But worst fears were not realised. After falling by 36.2 points in early trading, blue chips, as measured by the FT-SE 100 index, ended 29.4 lower at 2,889.9.
However, second-liners conveyed a different message. The FT-SE index mirroring the performance of the next 250 shares climbed seven to 3,125.9, a new closing peak.
Although trading was not heavy, there was evidence of equities already being switched into gilts. Most fund managers were content to take a relaxed view, refusing to be stampeded into hasty action.
There is a feeling that when the full implications of the Chancellor's tax changes have been absorbed shares will come under some institutional pressure, although any decline will be relatively modest. Some fund managers are expected to sell equities to buy gilts, but it is suspected most will stick with their portfolios, although much of their new investment will be directed at the gilts market.
The more restrained outlook for shares has prompted Hoare Govett to pull back its FT-SE 100 forecast from an end-June 3,150 to 3,000 and a year-end 3,200 to 3,150.
Government stocks, down on Budget Day, recovered to post modest gains.
Utilities, the so-called pseudo- gilts, were strong on dividend considerations, with electricity distributors particularly firm.
Preference shares and some of the covertibles were unsettled by the tax changes.
Hopes of a German interest rate cut today, although pushed into the background by the Budget confusion, continued to circulate. Many believe a German reduction will be followed, possibly tomorrow or at least within a week, by a UK fall of half a percentage point.
Some leading oil shares had a strong session, reflecting the tax changes. British Petroleum surged 9.5p to 304.5p, highest for more than a year. Enterprise Oil rose 12p to 504p. Gains were also seen among food retailers, publishers and newsagents, reflecting relief that their operations had not been dragged into the VAT net.
The VAT change on yearlings provoked a modest gallop at British Bloodstock, up 11p at 54p.
Drink shares gave up much of Tuesday's progress. Guinness (year's results today) ended 5p lower at 485p. The group has already warned of pounds 125m exceptional charges relating to restructuring of its Scotch whisky operations and Spanish brewing division. The reorganisation cost could pull profits down to pounds 790m from pounds 956m.
United Biscuits also reports today. The shares rose 2p to 388p, with Hoare increasing its forecast from pounds 205m to pounds 215m.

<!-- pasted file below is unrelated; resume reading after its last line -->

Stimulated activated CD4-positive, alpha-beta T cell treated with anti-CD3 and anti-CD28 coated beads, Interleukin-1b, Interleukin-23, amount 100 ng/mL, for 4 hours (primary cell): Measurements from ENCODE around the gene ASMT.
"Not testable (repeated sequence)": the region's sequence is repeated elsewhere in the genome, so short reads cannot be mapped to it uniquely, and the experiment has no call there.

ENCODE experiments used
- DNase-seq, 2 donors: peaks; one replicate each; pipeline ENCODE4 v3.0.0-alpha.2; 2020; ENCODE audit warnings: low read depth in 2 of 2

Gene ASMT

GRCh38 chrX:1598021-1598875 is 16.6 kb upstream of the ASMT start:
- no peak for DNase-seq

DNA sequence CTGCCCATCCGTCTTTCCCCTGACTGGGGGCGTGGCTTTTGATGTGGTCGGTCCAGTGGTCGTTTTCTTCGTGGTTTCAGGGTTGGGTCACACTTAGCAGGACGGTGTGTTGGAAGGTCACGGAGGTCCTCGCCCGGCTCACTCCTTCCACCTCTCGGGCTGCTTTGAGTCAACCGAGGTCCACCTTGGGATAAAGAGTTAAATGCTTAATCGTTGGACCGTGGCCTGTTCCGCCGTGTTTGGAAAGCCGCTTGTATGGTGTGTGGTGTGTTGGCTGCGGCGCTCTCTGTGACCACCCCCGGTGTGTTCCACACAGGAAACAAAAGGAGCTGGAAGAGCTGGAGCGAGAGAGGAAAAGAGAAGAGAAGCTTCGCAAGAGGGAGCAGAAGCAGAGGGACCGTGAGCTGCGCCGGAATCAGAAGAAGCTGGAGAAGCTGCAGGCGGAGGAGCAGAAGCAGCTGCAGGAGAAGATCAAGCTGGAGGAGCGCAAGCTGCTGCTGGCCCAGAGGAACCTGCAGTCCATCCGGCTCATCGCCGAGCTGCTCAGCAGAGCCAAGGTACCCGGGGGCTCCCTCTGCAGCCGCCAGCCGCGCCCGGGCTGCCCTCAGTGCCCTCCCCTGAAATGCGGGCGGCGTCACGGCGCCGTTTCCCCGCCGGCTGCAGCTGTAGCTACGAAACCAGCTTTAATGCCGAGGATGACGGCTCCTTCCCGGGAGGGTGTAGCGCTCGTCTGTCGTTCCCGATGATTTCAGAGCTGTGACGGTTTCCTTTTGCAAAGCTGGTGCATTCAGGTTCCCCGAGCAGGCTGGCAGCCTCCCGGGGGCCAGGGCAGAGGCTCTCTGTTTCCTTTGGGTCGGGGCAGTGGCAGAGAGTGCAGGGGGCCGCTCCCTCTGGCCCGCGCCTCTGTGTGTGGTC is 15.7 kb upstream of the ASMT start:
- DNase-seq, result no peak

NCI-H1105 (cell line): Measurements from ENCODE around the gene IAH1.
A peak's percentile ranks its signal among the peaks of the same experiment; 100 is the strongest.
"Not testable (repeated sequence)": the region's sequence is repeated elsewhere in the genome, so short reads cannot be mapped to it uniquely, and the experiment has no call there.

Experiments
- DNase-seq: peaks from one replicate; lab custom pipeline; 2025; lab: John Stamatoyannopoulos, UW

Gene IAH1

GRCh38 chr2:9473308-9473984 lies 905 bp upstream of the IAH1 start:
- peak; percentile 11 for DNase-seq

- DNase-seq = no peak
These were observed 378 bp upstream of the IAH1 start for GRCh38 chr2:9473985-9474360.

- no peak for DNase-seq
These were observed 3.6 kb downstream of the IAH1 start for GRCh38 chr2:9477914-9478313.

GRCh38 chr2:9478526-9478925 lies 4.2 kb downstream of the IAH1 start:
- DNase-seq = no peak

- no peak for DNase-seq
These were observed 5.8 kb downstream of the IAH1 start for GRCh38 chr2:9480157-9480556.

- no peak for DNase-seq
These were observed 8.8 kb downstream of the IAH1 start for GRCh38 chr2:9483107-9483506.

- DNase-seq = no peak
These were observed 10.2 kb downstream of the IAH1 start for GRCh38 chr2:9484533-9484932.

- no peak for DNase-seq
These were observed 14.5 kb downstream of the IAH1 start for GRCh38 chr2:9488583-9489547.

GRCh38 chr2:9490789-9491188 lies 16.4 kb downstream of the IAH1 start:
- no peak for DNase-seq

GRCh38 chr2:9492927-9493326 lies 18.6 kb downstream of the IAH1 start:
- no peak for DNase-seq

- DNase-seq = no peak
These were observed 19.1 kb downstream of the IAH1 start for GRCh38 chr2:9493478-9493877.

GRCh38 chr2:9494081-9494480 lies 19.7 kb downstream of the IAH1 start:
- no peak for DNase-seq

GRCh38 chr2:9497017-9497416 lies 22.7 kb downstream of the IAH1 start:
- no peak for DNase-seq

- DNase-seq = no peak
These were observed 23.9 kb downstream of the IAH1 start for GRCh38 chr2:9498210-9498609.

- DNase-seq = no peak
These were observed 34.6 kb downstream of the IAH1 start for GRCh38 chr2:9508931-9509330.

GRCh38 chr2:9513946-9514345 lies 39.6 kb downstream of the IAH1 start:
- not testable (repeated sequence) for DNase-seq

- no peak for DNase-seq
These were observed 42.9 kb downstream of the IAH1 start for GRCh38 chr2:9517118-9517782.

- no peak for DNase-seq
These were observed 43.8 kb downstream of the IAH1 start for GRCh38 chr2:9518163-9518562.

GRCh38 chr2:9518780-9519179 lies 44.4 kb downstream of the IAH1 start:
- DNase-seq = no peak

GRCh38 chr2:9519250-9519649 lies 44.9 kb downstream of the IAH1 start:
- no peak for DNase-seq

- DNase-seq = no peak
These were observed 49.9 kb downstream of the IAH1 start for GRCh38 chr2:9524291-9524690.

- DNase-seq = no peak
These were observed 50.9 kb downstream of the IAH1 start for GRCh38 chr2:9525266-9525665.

Property shares, on dividend hopes, made headway, with the Hammerson 'twins' again responding to takeover talk. The ordinary shares rose 6p to 408p and the restricted-voting 'A' shares put on 9p to 375p.
Nurdin & Peacock, the cash and carry group, enjoyed another takeover flurry, up 16p at 218p. SHV, the Dutch investment group, which already has cash and carry interests in the UK, remains the favourite to pounce.
But N&P is not, it seems, sitting back awaiting the SHV strike. It is planning to develop its cash and carry operations, currently confined to servicing retailers, into shopping clubs for consumers.
Pharmaceuticals were weak, with worries about the Clinton administration's healthcare intentions continuing to take their toll. Nikko Securities expects a 15 per cent recovery once the Clinton plans are clarified. Price cuts, it says, would have to be 'well over' 30 per cent to justify this year's share slump.
Campari, the leisurewear group, slumped 61p to 230p on its profits warning; Molynx, a closed-circuit TV group, fell 6p to 19p after forecasting a loss of pounds 500,000. A dividend will not be paid.
Hi-Tec, the sports goods group, fell 9p to 40p on the surprise boardroom resignations. Celestion Industries, the women's clothing group, rose 9p to 129p on profits up from pounds 395,000 to pounds 1.45m. About pounds 2.25m is expected this year.
THE TWO top share indices moved in opposite directions yesterday. The FT-SE 100, covering the leading blue chips, ended 29.4 points down at 2,889.9. But the FT-SE 250 index, reflecting the next 250 shares, rose seven points to 3,125.9, a peak. Turnover was not heavy - 671.7 million shares with 32,410 bargains struck. Government stocks were firm, recovering some of Tuesday's Budget-inspired losses
FROGMORE ESTATES, the property group which has survived predatory manoeuvres, jumped 20p to 391p, highest since 1990. Unlike many of its rivals it has remained profitable during the property slump and, although bid hopes are never far from the surface, it seems the latest buying is in anticipation of interim figures, due on Monday. A comfortable gain over last year's pounds 4.34m is expected.
GUINNESS PEAT Group, Sir Ron Brierley's investment vehicle, yesterday lifted its interest in Brown Shipley to 29.9 per cent and said it planned to bid 35p a share. It will make a final decision next Wednesday once it has studied information received from BS, a financial group. Any GPG offer would counter a 30p-a-share rescue from Kredietbank of Luxembourg which is due to close today.
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